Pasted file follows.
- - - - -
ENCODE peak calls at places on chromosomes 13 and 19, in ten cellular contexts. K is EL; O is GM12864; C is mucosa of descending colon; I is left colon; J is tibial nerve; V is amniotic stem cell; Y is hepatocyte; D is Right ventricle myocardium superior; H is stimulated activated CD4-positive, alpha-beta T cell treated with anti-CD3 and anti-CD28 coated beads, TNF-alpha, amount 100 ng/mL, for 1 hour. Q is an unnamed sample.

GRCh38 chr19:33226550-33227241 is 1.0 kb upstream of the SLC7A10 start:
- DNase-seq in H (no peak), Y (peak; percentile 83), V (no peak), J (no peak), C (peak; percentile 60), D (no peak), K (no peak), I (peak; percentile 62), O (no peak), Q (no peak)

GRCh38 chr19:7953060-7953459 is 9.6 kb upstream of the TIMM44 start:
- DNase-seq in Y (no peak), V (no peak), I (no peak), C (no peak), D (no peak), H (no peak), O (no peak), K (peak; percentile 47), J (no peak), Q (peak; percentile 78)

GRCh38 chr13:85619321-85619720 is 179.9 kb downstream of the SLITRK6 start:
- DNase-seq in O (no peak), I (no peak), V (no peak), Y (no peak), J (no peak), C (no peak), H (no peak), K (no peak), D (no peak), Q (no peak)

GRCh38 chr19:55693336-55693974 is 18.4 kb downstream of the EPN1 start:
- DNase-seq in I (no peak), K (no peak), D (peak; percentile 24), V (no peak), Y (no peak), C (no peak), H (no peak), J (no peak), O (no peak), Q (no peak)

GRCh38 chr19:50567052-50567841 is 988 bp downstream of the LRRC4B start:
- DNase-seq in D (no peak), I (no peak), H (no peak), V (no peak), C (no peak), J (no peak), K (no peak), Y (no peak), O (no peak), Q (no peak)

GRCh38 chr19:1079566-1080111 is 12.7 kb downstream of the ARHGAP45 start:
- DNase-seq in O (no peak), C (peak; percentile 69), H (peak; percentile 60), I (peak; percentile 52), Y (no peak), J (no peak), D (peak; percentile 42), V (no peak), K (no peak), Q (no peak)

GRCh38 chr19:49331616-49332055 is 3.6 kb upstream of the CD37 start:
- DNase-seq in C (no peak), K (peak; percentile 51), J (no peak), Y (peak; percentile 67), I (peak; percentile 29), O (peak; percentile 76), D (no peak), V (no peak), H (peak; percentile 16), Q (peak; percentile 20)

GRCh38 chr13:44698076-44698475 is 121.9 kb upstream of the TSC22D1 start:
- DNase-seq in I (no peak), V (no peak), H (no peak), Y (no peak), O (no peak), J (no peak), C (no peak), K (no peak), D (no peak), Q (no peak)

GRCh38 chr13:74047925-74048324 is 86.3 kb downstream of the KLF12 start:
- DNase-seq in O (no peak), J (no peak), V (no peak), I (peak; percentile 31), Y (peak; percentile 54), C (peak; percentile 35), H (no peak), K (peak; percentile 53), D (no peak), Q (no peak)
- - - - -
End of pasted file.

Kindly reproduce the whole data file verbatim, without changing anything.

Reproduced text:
ENCODE peak calls at places on chromosomes 13 and 19, in ten cellular contexts. K is EL; O is GM12864; C is mucosa of descending colon; I is left colon; J is tibial nerve; V is amniotic stem cell; Y is hepatocyte; D is Right ventricle myocardium superior; H is stimulated activated CD4-positive, alpha-beta T cell treated with anti-CD3 and anti-CD28 coated beads, TNF-alpha, amount 100 ng/mL, for 1 hour. Q is an unnamed sample.

GRCh38 chr19:33226550-33227241 is 1.0 kb upstream of the SLC7A10 start:
- DNase-seq in H (no peak), Y (peak; percentile 83), V (no peak), J (no peak), C (peak; percentile 60), D (no peak), K (no peak), I (peak; percentile 62), O (no peak), Q (no peak)

GRCh38 chr19:7953060-7953459 is 9.6 kb upstream of the TIMM44 start:
- DNase-seq in Y (no peak), V (no peak), I (no peak), C (no peak), D (no peak), H (no peak), O (no peak), K (peak; percentile 47), J (no peak), Q (peak; percentile 78)

GRCh38 chr13:85619321-85619720 is 179.9 kb downstream of the SLITRK6 start:
- DNase-seq in O (no peak), I (no peak), V (no peak), Y (no peak), J (no peak), C (no peak), H (no peak), K (no peak), D (no peak), Q (no peak)

GRCh38 chr19:55693336-55693974 is 18.4 kb downstream of the EPN1 start:
- DNase-seq in I (no peak), K (no peak), D (peak; percentile 24), V (no peak), Y (no peak), C (no peak), H (no peak), J (no peak), O (no peak), Q (no peak)

GRCh38 chr19:50567052-50567841 is 988 bp downstream of the LRRC4B start:
- DNase-seq in D (no peak), I (no peak), H (no peak), V (no peak), C (no peak), J (no peak), K (no peak), Y (no peak), O (no peak), Q (no peak)

GRCh38 chr19:1079566-1080111 is 12.7 kb downstream of the ARHGAP45 start:
- DNase-seq in O (no peak), C (peak; percentile 69), H (peak; percentile 60), I (peak; percentile 52), Y (no peak), J (no peak), D (peak; percentile 42), V (no peak), K (no peak), Q (no peak)

GRCh38 chr19:49331616-49332055 is 3.6 kb upstream of the CD37 start:
- DNase-seq in C (no peak), K (peak; percentile 51), J (no peak), Y (peak; percentile 67), I (peak; percentile 29), O (peak; percentile 76), D (no peak), V (no peak), H (peak; percentile 16), Q (peak; percentile 20)

GRCh38 chr13:44698076-44698475 is 121.9 kb upstream of the TSC22D1 start:
- DNase-seq in I (no peak), V (no peak), H (no peak), Y (no peak), O (no peak), J (no peak), C (no peak), K (no peak), D (no peak), Q (no peak)

GRCh38 chr13:74047925-74048324 is 86.3 kb downstream of the KLF12 start:
- DNase-seq in O (no peak), J (no peak), V (no peak), I (peak; percentile 31), Y (peak; percentile 54), C (peak; percentile 35), H (no peak), K (peak; percentile 53), D (no peak), Q (no peak)